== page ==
Drop size distribution as obtained from the FSSP measurements for (a) 8 Jun for the large size range, (b) 13 Jun for the small size range, (c) 13 Jul for the small size range, (d) 15 Jul for the small size range, and (e) 1 Aug for the small size range.

Citation: Journal of Applied Meteorology 39, 6; 10.1175/1520-0450(2000)039<0887:CHACDS>2.0.CO;2

Fig. 5.
Fig. 5.

Time series (UTC) of size of the droplets (Reff) as obtained from the FSSP measurements. Two size ranges are given: large size, 2 < d < 32 μm, and small size, 1 < d < 16 μm.

Citation: Journal of Applied Meteorology 39, 6; 10.1175/1520-0450(2000)039<0887:CHACDS>2.0.CO;2

Fig. 6.
Fig. 6.

Time series (UTC) of cloud droplet number concentration (N) as obtained from the FSSP measurements. Two size ranges are given: large size, 2 < d < 32 μm, and small size, 1 < d < 16 μm.

Citation: Journal of Applied Meteorology 39, 6; 10.1175/1520-0450(2000)039<0887:CHACDS>2.0.CO;2

Fig. 7.
Fig. 7.

Time series (UTC) of cloud liquid water content (LWC) calculated for bulk samples collected by the ASRC collector.

Citation: Journal of Applied Meteorology 39, 6; 10.1175/1520-0450(2000)039<0887:CHACDS>2.0.CO;2

Table 1.

Number of times the small and large droplets from the SFAC measurements were within a particular pH range as a function of the source of the cloud-forming air mass. M stands for marine, C for continental, P for polluted continental, and C/M is an air mass that crossed from the continental sector to the marine sector. Data are for the spring 1995 and summer 1996 field seasons.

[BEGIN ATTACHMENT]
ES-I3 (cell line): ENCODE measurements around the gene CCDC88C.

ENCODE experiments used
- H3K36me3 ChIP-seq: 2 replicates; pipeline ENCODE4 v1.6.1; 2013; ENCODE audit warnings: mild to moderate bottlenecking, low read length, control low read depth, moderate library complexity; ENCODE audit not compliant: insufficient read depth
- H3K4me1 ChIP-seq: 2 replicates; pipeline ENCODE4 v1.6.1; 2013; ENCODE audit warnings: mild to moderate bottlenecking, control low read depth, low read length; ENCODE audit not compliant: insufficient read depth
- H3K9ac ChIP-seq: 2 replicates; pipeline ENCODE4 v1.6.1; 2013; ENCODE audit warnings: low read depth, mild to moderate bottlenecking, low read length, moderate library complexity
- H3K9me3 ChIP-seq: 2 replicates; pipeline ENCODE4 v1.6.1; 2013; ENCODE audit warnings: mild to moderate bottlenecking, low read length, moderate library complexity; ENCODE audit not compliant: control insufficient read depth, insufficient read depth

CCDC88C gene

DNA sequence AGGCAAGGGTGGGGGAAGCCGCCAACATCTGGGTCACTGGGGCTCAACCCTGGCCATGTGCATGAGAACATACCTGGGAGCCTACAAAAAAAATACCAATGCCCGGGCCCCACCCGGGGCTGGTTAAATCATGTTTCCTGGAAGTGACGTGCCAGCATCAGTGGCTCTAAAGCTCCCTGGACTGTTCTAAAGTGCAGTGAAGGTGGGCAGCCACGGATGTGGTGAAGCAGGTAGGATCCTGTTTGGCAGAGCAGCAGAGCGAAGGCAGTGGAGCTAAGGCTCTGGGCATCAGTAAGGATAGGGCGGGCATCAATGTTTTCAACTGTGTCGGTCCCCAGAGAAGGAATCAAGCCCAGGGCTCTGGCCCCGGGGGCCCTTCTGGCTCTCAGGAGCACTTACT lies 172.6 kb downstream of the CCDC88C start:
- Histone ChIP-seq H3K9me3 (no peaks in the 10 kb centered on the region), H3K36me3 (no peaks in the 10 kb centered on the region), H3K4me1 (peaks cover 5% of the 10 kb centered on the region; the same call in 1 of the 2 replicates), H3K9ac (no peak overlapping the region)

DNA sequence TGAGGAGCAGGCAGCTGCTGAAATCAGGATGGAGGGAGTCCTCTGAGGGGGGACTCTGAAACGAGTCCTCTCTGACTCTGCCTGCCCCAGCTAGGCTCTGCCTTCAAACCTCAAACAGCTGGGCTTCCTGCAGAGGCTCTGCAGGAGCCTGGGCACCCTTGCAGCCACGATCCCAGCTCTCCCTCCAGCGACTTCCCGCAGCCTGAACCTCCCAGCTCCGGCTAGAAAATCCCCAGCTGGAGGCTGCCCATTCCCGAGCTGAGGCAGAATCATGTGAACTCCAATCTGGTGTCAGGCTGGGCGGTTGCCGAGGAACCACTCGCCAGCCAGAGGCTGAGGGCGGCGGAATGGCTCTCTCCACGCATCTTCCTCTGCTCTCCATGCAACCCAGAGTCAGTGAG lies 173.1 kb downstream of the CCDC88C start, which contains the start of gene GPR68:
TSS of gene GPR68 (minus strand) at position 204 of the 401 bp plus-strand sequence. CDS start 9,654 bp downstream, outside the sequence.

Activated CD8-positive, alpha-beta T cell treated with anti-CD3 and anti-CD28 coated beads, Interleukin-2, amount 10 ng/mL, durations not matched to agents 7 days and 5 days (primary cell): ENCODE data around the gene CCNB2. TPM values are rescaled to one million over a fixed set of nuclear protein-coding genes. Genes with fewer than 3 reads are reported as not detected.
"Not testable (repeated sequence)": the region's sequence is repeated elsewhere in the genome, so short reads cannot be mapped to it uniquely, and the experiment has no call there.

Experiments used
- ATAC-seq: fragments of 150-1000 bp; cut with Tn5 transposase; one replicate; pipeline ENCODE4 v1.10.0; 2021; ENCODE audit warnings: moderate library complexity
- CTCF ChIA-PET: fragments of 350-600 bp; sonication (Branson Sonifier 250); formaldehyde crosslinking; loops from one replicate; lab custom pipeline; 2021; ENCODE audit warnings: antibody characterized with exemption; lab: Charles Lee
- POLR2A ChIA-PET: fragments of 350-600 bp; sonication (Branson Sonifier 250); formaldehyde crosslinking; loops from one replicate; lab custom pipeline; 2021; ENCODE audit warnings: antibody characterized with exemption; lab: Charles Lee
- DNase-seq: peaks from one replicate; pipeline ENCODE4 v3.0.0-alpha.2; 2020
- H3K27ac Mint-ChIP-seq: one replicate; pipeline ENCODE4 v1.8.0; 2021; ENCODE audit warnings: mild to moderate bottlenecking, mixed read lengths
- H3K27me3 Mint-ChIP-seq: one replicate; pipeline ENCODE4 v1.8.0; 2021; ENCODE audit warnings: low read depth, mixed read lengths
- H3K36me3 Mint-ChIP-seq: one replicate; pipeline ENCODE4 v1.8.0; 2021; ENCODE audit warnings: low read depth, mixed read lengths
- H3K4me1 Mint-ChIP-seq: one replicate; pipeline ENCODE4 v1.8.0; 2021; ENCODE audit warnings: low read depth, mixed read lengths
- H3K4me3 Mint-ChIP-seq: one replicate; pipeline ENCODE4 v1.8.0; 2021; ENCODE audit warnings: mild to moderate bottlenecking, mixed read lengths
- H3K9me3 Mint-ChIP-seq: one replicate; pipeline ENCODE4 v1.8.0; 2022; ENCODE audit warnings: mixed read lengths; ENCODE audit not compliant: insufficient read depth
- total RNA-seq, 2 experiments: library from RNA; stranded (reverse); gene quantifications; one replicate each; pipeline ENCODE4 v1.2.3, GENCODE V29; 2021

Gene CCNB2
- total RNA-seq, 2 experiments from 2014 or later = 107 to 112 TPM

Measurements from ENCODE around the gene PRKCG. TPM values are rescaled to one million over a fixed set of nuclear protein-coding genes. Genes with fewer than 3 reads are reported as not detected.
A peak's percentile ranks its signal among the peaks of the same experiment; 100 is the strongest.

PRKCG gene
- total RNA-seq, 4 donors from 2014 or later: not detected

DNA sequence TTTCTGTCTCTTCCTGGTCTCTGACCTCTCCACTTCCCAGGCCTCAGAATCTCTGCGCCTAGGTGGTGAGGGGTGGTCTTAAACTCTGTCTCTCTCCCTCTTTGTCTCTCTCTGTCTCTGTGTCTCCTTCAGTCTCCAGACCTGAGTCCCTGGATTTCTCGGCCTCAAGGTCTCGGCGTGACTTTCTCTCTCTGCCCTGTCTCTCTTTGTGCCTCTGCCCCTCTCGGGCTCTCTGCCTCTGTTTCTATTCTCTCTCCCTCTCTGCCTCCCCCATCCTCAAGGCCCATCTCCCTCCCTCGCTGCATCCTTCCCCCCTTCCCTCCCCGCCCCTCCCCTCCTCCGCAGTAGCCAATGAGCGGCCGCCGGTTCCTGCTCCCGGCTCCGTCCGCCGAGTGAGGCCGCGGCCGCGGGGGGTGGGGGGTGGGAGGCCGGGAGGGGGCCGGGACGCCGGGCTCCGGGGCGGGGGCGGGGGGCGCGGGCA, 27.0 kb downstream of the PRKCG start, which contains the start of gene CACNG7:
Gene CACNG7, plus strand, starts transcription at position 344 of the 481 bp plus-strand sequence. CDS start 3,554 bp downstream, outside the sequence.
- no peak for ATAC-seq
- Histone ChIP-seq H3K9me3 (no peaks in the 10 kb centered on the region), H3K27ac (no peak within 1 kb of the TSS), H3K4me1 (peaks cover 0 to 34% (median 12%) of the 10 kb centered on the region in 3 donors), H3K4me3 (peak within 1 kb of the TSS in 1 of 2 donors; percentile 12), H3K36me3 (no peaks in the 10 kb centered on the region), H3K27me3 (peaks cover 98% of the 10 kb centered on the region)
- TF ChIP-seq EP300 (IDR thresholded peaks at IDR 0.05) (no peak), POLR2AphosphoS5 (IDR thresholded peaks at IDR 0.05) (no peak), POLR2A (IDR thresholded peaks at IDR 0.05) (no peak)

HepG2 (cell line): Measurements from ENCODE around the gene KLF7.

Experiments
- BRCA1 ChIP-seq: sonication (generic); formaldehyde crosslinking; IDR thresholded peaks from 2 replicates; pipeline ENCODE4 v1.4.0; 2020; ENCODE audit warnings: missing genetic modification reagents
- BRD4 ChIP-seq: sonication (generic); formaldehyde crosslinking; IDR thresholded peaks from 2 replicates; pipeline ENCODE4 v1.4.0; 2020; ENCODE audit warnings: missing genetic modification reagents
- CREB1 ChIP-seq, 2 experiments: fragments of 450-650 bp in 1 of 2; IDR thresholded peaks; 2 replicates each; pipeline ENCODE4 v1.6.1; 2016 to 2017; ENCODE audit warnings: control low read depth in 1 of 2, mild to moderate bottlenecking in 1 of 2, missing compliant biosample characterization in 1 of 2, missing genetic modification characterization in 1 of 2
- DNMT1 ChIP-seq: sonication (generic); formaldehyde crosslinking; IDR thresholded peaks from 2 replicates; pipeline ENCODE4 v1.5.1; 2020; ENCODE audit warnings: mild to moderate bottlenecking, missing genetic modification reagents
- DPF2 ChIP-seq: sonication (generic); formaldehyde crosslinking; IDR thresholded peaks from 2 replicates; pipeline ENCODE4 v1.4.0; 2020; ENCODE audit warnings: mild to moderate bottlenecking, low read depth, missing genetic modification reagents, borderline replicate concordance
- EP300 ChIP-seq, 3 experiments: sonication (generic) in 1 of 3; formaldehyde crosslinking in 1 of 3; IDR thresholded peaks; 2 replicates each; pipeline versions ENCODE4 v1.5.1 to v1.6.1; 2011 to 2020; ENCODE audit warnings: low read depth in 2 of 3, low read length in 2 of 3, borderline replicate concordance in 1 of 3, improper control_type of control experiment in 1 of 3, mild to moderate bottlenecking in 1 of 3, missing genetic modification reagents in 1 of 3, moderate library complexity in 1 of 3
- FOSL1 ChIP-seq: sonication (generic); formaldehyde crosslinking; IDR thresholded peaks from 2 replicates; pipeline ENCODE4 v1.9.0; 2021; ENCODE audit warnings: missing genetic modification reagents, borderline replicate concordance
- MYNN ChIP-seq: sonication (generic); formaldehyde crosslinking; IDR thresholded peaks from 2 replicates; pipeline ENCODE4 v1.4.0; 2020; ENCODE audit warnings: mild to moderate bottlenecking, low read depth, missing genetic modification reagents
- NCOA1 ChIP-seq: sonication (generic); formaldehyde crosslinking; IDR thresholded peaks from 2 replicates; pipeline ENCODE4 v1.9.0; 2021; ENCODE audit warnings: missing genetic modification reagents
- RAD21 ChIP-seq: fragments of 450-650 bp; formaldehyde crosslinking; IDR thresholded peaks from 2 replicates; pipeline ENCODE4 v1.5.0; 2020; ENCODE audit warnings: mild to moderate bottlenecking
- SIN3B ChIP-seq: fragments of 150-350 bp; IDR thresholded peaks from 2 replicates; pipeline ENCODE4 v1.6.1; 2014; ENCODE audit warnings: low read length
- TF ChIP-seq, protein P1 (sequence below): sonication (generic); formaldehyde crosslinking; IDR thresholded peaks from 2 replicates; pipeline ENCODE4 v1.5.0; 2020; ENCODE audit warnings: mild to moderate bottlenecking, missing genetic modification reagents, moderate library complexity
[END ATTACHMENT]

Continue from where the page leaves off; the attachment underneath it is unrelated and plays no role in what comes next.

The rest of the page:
Table 1.
Table 2.

Average sulfate contents from the size-fractionated cloud water collector for large and small droplets and from bulk samples from the passive string–type cloud water collector. Also listed are the effective radii (Reff), droplet number concentration (N), and cloud condensation nuclei (CCN) concentration calculated at 0.7% supersaturation for polluted continental, continental, and marine air masses for the 1996 field season. The number of samples and the range of values for each property also are given.

Table 2.
Table 3.

Average values and standard deviations of solute concentrations found in cloud water collected from the size-fractionated active string–type cloud water collector (SFAC) for large and small cloud droplets and from bulk measurements from the passive string–type cloud water collector (ASRC) during the 1996 field season. Values that were below the method detection limit are reported as “too low.”

 Table 3.